Saturday, 23 November 2013
The Amazing Transparent Man (1957)
Clocking in at a mere 57 minutes kind of opens this film up for jokes about being 'vanishingly' short. Apart from such puntastic commentary, however, what does it offer us? Well, honestly, not a whole lot. It's a very cheaply made film, and that shows through in the acting and 'effects'. I've definitely seen worse films, though.
The plot revolves around a safecracker named Faust, who gets half bribed, half blackmailed into assisting one Major Kenner in the theft of an experimental radioactive substance named X13. Kenner has kidnapped a scientist's daughter and is using her to blackmail her father into helping him develop a means of turning people invisible via 'super x-rays' (so much better than the regular kind of x-rays!). However, the process is not perfected, and the X-13 is necessary for further research. So they turn Faust invisible so he can go steal stuff so they can ... make more people invisible. It's not the world's best thought out plan really, but apparently Kenner has dreams of conquering the world with an invisible army. So he's not the sanest of employers.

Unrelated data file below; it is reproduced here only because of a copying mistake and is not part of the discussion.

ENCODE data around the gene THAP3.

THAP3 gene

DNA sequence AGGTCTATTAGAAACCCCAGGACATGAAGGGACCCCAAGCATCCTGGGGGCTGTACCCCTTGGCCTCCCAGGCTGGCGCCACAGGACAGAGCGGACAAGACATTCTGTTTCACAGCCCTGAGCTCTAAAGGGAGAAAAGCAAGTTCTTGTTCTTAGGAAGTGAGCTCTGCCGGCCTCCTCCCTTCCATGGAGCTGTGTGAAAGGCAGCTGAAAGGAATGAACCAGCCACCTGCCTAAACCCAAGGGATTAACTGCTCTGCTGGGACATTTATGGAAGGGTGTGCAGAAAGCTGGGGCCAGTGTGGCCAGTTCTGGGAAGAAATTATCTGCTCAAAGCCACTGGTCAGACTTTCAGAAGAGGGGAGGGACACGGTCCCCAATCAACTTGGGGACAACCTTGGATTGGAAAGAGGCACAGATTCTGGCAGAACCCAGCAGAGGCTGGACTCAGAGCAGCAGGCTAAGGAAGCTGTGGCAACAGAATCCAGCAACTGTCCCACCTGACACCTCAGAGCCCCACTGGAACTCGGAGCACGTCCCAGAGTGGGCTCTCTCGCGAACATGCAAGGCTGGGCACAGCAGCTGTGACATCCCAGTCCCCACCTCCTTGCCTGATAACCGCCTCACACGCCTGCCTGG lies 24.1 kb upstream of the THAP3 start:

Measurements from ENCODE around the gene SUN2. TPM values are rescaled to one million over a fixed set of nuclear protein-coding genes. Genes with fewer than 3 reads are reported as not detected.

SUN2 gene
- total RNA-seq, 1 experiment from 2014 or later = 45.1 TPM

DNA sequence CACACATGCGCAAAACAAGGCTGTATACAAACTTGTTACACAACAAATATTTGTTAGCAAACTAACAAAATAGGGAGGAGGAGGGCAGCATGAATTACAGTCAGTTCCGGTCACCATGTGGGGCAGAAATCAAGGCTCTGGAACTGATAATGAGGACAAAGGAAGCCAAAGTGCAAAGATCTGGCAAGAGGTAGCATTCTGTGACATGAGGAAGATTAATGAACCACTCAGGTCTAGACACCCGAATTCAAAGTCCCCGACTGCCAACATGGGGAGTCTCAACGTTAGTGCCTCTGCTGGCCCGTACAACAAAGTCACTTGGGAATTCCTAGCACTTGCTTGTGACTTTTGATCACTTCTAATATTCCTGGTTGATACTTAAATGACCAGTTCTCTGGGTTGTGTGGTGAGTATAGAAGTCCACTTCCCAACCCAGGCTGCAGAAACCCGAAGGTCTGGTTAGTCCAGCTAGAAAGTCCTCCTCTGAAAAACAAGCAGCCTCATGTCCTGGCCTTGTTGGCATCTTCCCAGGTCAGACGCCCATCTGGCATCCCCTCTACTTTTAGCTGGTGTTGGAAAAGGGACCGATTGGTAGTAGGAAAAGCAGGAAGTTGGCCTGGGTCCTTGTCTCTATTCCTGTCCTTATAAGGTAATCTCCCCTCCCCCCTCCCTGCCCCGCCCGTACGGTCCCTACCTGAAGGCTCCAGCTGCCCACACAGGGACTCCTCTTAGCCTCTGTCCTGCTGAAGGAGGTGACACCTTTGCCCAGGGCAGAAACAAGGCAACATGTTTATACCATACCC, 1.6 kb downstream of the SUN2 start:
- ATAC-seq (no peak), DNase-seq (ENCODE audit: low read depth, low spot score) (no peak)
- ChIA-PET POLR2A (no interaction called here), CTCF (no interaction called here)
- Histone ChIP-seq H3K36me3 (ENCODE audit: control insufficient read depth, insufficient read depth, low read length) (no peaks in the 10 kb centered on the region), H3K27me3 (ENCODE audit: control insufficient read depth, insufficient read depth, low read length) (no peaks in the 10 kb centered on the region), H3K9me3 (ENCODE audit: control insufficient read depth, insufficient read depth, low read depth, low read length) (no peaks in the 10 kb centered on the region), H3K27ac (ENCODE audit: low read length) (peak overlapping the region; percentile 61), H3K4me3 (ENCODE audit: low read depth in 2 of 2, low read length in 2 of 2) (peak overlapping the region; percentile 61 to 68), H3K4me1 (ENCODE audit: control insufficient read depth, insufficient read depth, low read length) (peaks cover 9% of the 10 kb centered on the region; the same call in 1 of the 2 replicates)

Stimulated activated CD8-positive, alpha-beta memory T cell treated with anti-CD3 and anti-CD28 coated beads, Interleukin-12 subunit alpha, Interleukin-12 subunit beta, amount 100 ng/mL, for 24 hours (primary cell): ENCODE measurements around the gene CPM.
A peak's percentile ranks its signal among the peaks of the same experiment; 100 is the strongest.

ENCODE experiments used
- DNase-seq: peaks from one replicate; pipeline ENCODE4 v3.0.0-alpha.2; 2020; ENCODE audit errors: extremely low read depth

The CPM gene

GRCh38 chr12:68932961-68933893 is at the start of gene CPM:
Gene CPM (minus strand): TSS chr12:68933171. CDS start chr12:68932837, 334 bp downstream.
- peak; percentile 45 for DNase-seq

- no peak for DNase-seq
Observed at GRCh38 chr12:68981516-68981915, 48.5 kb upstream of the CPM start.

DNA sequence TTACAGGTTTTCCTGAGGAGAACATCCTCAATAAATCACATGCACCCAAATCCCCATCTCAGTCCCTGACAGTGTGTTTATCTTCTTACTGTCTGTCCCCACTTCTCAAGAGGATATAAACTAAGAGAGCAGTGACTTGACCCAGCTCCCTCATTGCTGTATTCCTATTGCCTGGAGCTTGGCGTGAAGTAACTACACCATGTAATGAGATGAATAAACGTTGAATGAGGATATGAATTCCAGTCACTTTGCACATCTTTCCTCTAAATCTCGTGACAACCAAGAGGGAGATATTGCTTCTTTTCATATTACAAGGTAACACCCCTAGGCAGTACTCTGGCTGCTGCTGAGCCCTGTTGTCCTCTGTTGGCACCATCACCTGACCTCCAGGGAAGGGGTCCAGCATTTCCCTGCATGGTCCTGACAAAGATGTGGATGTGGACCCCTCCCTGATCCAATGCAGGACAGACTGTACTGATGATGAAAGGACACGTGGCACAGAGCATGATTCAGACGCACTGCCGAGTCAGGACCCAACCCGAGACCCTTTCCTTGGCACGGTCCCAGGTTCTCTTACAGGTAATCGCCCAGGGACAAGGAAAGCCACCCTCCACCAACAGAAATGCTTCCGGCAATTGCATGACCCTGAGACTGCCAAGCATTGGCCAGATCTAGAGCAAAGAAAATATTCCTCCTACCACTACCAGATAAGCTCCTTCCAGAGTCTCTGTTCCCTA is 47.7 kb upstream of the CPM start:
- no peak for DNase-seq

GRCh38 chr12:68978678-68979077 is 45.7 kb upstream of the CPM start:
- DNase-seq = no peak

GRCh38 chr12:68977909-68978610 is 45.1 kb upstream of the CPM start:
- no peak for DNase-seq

Faust's not too keen on the whole thing, as he'd really rather use his invisibility to steal lots of money and then run off to Mexico with it. The ongoing power struggle between him and Kenner is a major part of the narrative.
Not a masterpiece by any stretch of the imagination, but the brevity of the film helps it not outstay its welcome too much.